When you're diagnosed with breast cancer, you quickly reach a whole new level of stress - probably one you never knew existed. By breaking that high anxiety you're feeling into smaller, individual challenges, it's easier to see solutions - and a path out of the darkness.
For most of us, breast cancer is the biggest health issue we've ever faced.
It's certainly not a nagging cold. It's scarier than the flu. And longer lasting than a broken leg. And although pregnancy goes on for 9 months and can include some pretty difficult moments, at the end there's a nice reward: a baby.
But cancer? There's not much of a silver lining when you're faced with the fight of your lif" for you life.
It's not surprising that many of us actively dealing with cancer feel stressed much of the time.
There's just SO much to worry about, so many decisions to make - and often, so little time: to think, to research, to weigh options. Or too much time: waiting for surgery, waiting for a pathology report, waiting to see if the chemo works. It's a ride that's both bumpy, and uneven: full of wrong turns, speed bumps and, sometimes - dead ends.
It's no wonder that when you have cancer, your stress level quickly ratchets into the red zone - and stays there.
You may feel victimized by cancer; but you don't have to be a victim throughout the journey. There are ways to find peace, even in the midst of this storm. By breaking your stress into manageable bits, then dealing with them one by one, your overall anxiety level gradually drifts downward. And pretty soon, you find you're simply "dealing;" you may not like this lousy illness, but life goes on - and you go with it.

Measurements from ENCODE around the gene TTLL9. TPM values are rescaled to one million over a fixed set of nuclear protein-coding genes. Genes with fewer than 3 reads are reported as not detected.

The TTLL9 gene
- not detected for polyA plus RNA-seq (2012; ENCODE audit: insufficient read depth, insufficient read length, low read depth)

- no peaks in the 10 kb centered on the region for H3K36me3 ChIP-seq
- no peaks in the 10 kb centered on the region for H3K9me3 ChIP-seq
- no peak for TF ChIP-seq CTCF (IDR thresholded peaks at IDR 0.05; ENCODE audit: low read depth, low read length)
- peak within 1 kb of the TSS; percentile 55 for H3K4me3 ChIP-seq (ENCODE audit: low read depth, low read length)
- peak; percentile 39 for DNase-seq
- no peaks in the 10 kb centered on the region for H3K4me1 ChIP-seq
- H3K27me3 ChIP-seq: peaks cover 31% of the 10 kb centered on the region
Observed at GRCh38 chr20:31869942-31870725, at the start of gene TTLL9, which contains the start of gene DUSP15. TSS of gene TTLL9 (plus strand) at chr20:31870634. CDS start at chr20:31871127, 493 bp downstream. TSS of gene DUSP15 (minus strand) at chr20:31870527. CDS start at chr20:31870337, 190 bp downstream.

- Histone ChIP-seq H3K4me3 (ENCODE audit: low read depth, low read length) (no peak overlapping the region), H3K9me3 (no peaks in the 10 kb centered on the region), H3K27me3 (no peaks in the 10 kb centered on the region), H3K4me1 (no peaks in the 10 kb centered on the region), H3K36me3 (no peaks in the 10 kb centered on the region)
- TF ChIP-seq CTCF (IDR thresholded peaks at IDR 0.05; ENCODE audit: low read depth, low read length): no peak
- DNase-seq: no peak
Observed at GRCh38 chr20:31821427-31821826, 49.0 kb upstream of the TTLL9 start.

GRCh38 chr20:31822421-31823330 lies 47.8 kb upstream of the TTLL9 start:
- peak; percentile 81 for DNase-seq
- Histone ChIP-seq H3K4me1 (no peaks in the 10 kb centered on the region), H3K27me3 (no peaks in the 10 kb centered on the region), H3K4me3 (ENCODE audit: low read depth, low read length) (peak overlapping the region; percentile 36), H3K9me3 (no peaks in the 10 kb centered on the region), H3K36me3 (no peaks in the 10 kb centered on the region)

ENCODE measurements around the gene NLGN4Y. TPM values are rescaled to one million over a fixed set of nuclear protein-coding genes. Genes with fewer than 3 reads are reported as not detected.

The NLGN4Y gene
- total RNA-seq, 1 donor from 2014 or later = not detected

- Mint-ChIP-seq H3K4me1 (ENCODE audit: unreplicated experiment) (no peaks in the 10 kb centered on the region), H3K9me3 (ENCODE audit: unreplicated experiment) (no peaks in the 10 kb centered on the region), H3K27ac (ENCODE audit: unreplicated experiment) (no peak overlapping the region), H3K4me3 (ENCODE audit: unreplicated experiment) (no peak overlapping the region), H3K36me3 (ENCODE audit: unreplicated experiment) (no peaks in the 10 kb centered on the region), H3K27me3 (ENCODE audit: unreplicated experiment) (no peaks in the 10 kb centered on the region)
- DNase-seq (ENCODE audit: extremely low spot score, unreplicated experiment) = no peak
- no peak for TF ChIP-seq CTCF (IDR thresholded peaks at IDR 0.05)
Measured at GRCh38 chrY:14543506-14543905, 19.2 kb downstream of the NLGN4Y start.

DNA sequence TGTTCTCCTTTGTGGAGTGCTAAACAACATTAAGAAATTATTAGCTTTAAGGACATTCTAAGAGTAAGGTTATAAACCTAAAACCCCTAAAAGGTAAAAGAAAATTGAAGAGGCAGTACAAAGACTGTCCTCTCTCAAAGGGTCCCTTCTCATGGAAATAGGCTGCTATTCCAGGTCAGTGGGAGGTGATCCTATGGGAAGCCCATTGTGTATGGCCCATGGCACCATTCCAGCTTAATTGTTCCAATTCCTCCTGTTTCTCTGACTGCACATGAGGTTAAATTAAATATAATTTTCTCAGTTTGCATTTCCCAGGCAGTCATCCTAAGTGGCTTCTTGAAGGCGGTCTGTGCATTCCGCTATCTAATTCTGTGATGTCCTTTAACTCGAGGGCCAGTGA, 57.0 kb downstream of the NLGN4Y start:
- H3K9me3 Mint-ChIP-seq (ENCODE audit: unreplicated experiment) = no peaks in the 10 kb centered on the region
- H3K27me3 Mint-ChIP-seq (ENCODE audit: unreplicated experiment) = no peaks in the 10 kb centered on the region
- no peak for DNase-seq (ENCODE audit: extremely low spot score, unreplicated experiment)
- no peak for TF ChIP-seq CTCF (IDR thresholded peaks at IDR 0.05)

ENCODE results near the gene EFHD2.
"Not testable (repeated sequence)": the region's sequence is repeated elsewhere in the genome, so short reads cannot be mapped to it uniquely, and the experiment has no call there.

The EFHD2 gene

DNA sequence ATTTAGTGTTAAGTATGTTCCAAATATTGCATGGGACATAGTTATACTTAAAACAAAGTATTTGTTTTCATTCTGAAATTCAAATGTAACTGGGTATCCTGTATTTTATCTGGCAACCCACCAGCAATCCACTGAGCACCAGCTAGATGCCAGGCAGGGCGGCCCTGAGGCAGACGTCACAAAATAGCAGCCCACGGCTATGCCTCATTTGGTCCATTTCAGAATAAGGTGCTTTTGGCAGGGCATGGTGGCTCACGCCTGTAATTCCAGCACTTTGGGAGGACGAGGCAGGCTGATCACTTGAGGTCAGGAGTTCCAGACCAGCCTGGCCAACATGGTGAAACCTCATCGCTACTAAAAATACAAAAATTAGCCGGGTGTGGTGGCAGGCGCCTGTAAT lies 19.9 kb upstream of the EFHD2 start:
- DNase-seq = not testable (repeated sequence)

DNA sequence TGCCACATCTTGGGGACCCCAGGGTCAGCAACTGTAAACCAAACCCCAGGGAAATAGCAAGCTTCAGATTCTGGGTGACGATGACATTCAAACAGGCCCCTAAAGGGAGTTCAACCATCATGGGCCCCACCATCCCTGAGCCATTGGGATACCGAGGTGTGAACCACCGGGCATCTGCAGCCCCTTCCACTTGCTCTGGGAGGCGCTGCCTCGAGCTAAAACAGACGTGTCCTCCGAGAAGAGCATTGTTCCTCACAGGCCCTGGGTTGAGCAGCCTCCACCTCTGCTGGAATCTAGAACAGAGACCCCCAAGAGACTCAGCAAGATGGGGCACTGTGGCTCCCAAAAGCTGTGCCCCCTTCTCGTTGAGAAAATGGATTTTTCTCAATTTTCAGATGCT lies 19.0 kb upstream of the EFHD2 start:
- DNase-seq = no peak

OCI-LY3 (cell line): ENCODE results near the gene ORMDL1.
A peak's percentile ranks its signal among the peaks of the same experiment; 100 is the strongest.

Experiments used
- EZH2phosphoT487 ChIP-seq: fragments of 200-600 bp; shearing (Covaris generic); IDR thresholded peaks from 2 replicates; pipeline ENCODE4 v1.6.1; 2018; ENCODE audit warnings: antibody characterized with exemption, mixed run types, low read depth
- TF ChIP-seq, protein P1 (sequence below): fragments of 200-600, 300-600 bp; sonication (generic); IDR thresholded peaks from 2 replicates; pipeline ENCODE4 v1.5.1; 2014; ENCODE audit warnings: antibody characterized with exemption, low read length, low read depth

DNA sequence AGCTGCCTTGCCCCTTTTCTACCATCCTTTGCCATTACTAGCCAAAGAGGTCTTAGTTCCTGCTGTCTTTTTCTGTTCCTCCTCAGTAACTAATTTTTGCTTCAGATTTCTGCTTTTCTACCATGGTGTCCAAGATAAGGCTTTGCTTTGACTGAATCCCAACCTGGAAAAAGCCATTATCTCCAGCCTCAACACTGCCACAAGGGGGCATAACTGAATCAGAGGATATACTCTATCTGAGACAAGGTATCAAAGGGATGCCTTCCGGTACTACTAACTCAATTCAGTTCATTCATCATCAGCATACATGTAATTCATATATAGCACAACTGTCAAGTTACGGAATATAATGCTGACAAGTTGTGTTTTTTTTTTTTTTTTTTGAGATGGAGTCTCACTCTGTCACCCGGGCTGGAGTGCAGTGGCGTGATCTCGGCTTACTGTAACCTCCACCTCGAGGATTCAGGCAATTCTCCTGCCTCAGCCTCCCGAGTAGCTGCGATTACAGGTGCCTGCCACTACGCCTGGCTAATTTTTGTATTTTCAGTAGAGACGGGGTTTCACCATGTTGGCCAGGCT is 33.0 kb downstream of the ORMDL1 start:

As usual, knowledge is power; here are 10 of the most common stress points around cancer, and suggestions for knocking them down.
Fear of dying
The biggest fear of all: death. "I can't die. My kids need me. I'm too young. There's too much I want to do."
Luckily, the odds are with you. Death rates for breast cancer have been dropping since 1990; only about 14% of all women diagnosed with breast cancer (about 1 in 7) will die from it. And, depending on your diagnosis, your chance of dying from breast cancer can be as low as 1%.
Ask your doctor about your own personal odds; they're probably pretty good. And even if they're not, understand that it's possible to beat those odds; survivors do it every day. Believe you'll be one of the lucky ones.
Fear of treatment
Surgery, chemo, radiation" they're scary because A) they're new experiences, and B) what you've heard about them is probably horror stories from insensitive "friends." Of course you're stressed
The answer? Read and research. Once you know what to expect, it's easier to discount some of your wilder fears. Our Guide to Treatment offers a wealth of information on everything from mastectomy to chemo to hormone drugs.
Thankfully, for most of us the pain of breast cancer is more emotional than physical. Especially during treatment for early-stage breast cancer, the pain is likely to be short-lived, and often minimal.